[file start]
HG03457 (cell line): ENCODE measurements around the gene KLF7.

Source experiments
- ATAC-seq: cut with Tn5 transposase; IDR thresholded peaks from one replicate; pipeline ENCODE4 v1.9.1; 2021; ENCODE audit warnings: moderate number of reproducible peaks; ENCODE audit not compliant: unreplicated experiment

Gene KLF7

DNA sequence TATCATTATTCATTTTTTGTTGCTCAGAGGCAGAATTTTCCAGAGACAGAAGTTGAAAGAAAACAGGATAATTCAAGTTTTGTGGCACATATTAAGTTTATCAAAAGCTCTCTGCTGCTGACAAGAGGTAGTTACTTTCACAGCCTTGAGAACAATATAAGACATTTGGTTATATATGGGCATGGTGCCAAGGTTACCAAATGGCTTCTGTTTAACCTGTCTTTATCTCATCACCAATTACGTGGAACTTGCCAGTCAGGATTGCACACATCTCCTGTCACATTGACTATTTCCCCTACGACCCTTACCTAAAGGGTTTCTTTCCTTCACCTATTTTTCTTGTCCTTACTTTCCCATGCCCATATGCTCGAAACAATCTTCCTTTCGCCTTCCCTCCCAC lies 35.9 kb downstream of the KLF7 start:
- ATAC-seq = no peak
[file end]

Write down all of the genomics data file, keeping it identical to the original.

HG03457 (cell line): ENCODE measurements around the gene KLF7.

Source experiments
- ATAC-seq: cut with Tn5 transposase; IDR thresholded peaks from one replicate; pipeline ENCODE4 v1.9.1; 2021; ENCODE audit warnings: moderate number of reproducible peaks; ENCODE audit not compliant: unreplicated experiment

Gene KLF7

DNA sequence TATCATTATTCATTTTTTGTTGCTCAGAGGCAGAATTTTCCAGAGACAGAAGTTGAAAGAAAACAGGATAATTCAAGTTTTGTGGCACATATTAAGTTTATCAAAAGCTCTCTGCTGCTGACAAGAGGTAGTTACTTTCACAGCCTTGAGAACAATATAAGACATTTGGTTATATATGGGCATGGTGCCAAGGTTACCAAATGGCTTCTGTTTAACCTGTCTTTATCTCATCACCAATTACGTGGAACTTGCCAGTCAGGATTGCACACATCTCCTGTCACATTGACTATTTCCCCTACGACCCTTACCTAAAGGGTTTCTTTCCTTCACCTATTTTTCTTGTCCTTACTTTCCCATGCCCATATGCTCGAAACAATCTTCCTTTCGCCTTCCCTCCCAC lies 35.9 kb downstream of the KLF7 start:
- ATAC-seq = no peak